Flicking back through old forum posts I see that it lunched an alternator within weeks of my taking ownership, ate several auxiliary belt idler pulleys, failed the NCT on emissions, went through exhaust mounts as if they were made of butter and decided that the only cabin ventilation that it would provide would be boiling hot. This was a bit of a shock to the system after years of spending literally no money on a Toyota, but at least parts weren’t massively expensive. One of the first things I did was fit a set of Michelin Pilot Sport 3s to it, as the combo of Goodyear rubber on the front and Kumho plastic on the back caused lots of lift-off oversteer. Nice when you’re provoking it, not so nice when it does it of its own accord on a wet roundabout on the way to work…

    Hot hatches are ideally suited to Irish roads, as you can use the available performance a lot more of the time compared to something more powerful, and they’re still quicker than most of the dross around. The 182’s motor is torquey, not a rev-hungry screamer like a Type R Honda but still has plenty character and a lovely deep induction noise that brought a smile to my face every time the throttle butterfly opened. The F4R engine’s inherent inability to rev as high as other NA motors of note means that top end power isn’t its forte, but the gearing is very well judged and throttle response is crisp. At any speed in any gear, you just touch the throttle and off it goes. It’s a wonderfully over-engined sensation, one that the Clio RS lost with the Mk3 197 and 200.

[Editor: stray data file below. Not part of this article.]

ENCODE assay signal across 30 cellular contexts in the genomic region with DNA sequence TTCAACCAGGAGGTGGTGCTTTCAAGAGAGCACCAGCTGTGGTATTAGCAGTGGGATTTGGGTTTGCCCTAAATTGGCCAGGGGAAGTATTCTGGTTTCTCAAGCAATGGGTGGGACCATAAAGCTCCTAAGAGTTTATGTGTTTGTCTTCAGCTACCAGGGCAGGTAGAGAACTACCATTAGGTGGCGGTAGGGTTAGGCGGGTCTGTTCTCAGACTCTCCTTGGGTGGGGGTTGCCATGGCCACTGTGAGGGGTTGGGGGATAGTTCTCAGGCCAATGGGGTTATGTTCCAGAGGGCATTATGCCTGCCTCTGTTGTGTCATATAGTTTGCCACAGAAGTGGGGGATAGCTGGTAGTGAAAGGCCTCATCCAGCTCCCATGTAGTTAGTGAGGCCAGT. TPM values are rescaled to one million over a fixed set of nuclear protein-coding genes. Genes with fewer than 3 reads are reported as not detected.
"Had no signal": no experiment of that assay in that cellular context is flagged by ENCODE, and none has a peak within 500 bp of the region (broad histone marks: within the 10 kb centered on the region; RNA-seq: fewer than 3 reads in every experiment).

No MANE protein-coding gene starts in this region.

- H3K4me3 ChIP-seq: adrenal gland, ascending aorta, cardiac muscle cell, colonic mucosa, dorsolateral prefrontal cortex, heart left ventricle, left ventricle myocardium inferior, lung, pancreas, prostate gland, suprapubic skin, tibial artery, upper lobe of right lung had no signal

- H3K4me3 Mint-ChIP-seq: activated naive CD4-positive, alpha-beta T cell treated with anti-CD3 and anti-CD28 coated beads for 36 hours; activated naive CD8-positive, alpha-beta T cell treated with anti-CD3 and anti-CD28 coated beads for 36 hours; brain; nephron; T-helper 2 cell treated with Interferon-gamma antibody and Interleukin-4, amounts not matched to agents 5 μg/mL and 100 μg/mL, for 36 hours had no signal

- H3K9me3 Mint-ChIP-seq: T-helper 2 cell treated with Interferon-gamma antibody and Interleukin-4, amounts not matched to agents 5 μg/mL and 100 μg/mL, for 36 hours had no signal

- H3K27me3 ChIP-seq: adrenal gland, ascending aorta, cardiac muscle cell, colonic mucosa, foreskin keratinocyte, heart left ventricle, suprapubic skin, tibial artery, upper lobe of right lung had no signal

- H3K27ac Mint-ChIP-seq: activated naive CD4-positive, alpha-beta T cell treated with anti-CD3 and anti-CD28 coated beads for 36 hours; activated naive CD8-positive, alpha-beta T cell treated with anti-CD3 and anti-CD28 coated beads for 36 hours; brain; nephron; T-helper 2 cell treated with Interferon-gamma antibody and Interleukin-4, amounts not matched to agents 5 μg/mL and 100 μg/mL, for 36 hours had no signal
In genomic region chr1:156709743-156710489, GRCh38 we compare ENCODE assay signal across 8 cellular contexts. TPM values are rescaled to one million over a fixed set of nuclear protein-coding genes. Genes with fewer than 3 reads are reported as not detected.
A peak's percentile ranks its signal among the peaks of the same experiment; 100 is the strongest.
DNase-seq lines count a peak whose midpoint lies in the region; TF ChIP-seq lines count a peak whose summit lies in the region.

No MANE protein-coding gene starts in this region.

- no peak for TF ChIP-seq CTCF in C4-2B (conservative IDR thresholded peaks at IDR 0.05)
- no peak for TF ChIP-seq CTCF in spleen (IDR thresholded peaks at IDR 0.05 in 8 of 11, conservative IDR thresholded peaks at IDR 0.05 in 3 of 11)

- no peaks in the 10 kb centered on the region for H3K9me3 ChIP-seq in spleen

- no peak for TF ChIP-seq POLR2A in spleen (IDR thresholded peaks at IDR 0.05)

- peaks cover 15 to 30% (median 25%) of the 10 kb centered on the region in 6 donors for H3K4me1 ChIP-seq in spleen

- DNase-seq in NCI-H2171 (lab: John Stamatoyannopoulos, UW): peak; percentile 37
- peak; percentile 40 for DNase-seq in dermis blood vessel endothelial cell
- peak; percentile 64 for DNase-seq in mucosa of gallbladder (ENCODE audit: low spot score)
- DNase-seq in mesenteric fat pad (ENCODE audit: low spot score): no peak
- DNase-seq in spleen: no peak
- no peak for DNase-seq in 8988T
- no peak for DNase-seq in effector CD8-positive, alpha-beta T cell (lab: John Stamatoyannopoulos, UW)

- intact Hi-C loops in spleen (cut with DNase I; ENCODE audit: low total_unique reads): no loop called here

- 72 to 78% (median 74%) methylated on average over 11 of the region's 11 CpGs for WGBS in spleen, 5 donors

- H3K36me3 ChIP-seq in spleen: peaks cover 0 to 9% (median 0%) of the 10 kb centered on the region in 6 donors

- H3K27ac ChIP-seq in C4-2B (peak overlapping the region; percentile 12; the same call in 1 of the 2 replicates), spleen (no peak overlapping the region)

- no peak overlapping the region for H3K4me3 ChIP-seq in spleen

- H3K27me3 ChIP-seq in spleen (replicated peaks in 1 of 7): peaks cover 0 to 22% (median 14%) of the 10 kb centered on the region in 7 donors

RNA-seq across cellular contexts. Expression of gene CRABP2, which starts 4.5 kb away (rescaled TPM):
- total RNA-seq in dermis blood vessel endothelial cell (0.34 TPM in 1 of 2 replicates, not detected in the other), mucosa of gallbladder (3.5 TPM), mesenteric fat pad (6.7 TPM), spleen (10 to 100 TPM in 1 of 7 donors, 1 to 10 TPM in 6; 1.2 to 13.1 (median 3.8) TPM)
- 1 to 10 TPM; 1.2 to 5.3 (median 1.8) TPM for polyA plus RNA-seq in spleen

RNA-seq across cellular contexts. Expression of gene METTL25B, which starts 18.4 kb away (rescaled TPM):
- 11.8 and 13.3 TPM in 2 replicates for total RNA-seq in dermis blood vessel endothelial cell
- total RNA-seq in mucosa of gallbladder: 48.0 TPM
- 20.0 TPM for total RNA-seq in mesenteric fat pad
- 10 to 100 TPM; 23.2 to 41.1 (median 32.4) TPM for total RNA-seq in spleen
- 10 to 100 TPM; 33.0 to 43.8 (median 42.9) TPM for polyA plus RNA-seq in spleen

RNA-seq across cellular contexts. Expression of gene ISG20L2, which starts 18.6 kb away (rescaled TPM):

Steering is hydraulically-assisted, quick and full of feel, though the standard steering wheel is far too big and a lack of reach adjustment coupled with a bus-like rake angle forces you into a strange hunched-over driving position. As mentioned already, the seats are set too high and don’t actually secure you all that well during cornering, meaning you’re bracing yourself against the footrest and wheel a lot more than you’d like. The gearchange is quite vague and rubbery, and the clutch is preposterously heavy for a small French hatchback.

    What a hoot of a car to chuck around though. Strong brakes allow you to stand the thing on its nose and get the rear moving a little, then it’s a case of adjusting throttle and steering inputs (sometimes more the former!) to scurry around a corner and off to the next one. The speed you can carry on a smooth road is laugh-out-loud stuff, as you marvel at the grip and poise and lack of inertia, and owners of more powerful machinery try and fail to shake you off. It’s redolent of a 205 GTI with some of the rough edges ironed out and a bit more power. Fantastic.

    In total, I had the car for less than a year, because a Trophy came up for sale and once I drove that I knew I’d either have to buy it or spend a lot on the blue car’s suspension to get it to the same level. To be honest, the Cup suspension isn’t optimised for Irish roads, and the Trophy would leave it for dust once the going gets bumpy. So, my Dad took custody of it for a while, and though he loved it too and had some good fun harassing much more powerful machinery it wasn’t getting the use it deserved due to his schedule. With a heavy heart I put it up for sale, and it went to a very good home not long after. I still see it regularly, and knowing it’s being used as intended and kept immaculate is fantastic.

    Despite the unreliability and stiff ride and terrible stereo, nearly every memory I have of that car is a fond one. It felt special, even though to most onlookers it was just a slightly loud blue Clio. In a way, that was a good thing, as it meant that it drew no negative attention from either police or joyriding scrotes. I learned a lot of stuff during my time with that car, from driving technique to small things like the two-bucket method. I miss it, but the red Clio that took its place is even more special.